August 2004 
Volume 03, Issue 4 
Around Boeing


C-17Geoffrey Hoon, the U.K. Secretary of State for Defence, last month announced the United Kingdom's intention to buy its fleet of four C-17s at the conclusion of the current lease arrangement, along with one additional aircraft.

"This is great news for the C-17 program. It signals the first actual international sale of a C-17," said Dave Bowman, vice president and C-17 program manager. "We hope it's the first of many to come."

"We have been working with the Ministry of Defense and the Royal Air Force for a long time now. The airplanes have proven themselves—living up to every word of their promise," said Tommy Dunehew, program manager, C-17 international sales.

The four leased C-17s, the first of which was delivered to the Royal Air Force in May 2001, have accumulated more than 7,000 flying hours, most of it in the Middle East.


Thirty Boeing-sponsored teachers graduated with high honors July 18 from Space Camp at the U.S. Space and Rocket Center in Huntsville, Ala.

After a week of astronaut simulator training and rocket science, the teachers plan to share ideas, resources and their passion for space exploration when they return to their classrooms in the fall.

"I will now be able to answer the most popular question from my students: ‘Why do we have to learn this stuff?'" said Rosemary Krygowski, a middle school teacher from Philadelphia.

The Boeing Educators to Space camp program has been an annual event for the last 13 years. More than 300 teachers have taken part, reaching more than 23,000 students. Boeing is committed to helping education from early learning through 12th grade and is concentrating on improving teacher effectiveness, especially in the areas of math, science, and literacy.

"I'm going to take the energy I've gotten here at Space Camp and bring the excitement of America's Space Program back to the students," said Tom Atkins, high school teacher from Washington D.C. "I hope to inspire them to be Boeing's future engineers, scientists, and explorers."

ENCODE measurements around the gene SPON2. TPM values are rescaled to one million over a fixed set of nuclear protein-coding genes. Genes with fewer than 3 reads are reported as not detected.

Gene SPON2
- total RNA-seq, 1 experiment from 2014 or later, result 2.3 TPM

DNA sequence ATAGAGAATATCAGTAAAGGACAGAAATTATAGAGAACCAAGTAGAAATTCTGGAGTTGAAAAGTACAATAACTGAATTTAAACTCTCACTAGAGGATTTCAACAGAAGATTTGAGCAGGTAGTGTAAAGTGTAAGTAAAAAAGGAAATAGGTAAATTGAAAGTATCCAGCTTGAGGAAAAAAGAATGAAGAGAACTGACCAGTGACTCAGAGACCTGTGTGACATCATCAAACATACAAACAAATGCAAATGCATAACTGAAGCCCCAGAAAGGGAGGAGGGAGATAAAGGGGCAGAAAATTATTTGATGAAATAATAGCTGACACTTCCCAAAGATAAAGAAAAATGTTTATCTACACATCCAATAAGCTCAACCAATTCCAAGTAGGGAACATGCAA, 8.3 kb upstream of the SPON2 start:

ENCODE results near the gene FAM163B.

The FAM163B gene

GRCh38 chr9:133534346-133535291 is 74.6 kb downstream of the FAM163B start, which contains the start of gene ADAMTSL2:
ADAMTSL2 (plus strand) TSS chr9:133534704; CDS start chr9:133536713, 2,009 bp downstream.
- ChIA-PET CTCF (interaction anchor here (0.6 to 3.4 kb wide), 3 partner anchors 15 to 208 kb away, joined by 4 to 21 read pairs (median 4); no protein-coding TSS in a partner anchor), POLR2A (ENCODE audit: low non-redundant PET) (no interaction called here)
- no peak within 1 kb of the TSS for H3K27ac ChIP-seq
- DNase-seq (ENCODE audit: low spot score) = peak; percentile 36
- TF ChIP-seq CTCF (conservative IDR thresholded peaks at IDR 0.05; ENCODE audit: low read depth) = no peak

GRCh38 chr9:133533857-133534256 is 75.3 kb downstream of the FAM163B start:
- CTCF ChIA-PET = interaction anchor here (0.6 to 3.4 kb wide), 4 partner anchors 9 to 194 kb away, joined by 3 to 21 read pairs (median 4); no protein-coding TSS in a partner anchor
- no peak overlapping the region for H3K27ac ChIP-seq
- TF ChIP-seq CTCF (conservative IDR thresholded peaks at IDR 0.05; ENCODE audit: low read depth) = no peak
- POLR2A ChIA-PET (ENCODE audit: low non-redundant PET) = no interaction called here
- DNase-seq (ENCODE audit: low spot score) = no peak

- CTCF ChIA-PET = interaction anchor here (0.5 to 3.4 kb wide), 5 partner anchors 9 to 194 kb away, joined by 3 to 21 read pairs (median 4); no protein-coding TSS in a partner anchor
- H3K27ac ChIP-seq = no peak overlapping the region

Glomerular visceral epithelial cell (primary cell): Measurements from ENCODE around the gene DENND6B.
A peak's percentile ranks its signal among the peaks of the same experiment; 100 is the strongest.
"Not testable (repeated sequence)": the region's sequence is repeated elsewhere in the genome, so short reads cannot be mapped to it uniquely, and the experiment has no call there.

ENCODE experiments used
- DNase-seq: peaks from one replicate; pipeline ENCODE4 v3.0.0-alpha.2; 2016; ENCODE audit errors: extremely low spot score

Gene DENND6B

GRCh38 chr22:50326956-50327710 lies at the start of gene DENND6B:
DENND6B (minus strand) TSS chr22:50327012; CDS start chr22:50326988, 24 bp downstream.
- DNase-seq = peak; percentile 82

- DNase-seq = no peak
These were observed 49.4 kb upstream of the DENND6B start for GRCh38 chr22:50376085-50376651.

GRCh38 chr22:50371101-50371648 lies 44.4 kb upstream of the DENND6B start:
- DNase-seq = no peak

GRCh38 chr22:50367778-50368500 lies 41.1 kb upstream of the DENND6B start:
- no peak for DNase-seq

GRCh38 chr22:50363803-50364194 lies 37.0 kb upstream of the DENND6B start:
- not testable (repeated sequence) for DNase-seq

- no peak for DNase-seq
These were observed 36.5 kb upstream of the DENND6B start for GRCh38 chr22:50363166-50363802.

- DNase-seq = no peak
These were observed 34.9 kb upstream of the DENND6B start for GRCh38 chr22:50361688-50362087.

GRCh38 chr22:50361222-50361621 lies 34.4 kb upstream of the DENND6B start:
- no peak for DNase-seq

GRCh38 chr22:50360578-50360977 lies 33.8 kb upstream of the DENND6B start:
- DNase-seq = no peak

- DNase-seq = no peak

Boeing engineers last month completed 90 percent of the design of the 777-200LR (Longer Range), which will fly farther than any commercial jetliner. The milestone signifies that the airplane is moving from the design phase to production.

"With over 3,000 engineering events released, program partners and suppliers around the world have begun manufacturing the first detailed parts," said Lars Andersen, Longer-Range 777 program manager. The airplane is designed to fly farther, carry more passengers, offer more cargo volume and consume less fuel than the Airbus A340-500. The first 777-200LR enters production in October and begins flight testing early next year. First delivery is scheduled during the first quarter of 2006.


The market for new commercial airplanes and aviation services will be worth $5.4 trillion over the next 20 years, according to a new Boeing report.

The report—Boeing Commercial Airplanes' 2004 Current Market Outlook, which was released last month at the Farnborough International Airshow in the United Kingdom—foresees a doubling of the world's airplane fleet by 2023 to accommodate a predicted 5.2 percent annual increase in world air travel.

Randy Baseler, vice president of Marketing for Commercial Airplanes, said the long-term forecast remains positive. He also noted that passenger preference will continue to drive airline strategies, fueling demand for nonstop, point-to-point flights. "Passengers want the freedom to go where they want, when they want," he said.

U.S. voting made easy

Most Americans don't know it yet, but voting isn't just for Election Day any more.

Nearly 25 years of voting law changes are about to have a cumulative effect in 2004. Those changes are poised to set off a sea change in how and when America votes.

Boeing has teamed up with, a non-partisan service, to provide eligible U.S. employees with absentee ballots, a convenient way to vote early and to register before the 2004 general election. The site uses the new national voter registration form and also provides information on eligibility, deadlines, and where to direct any questions.

Interestingly, 80 percent of the states today allow their citizens to vote early—some as early as 43 days before Election Day. Among the facts:

  • Sixty percent of those states allow unconditional early voting—in person or by mail—without imposing any absentee requirements. Any voter in those states can simply decide to vote early. Period.
  • Another 20 percent of states have softened their regulations to extend early voting to people who "expect" to be unable to vote on Election Day. Again, that effectively means that any voter in those states can simply opt for early voting.
  • In 60 percent of the states, voters also can sign up right now to vote by mail. In the weeks before the election, these voters will receive a ballot in the mail—much as they receive a bank statement or phone bill. They will simply mark their choices and drop it in the mail box. By Labor Day, voters in 90 percent of the states will be able to do so.

To get information on your state, go to:, click on the appropriate state name, print out the form, and mail the completed form to the address listed on the state's site.


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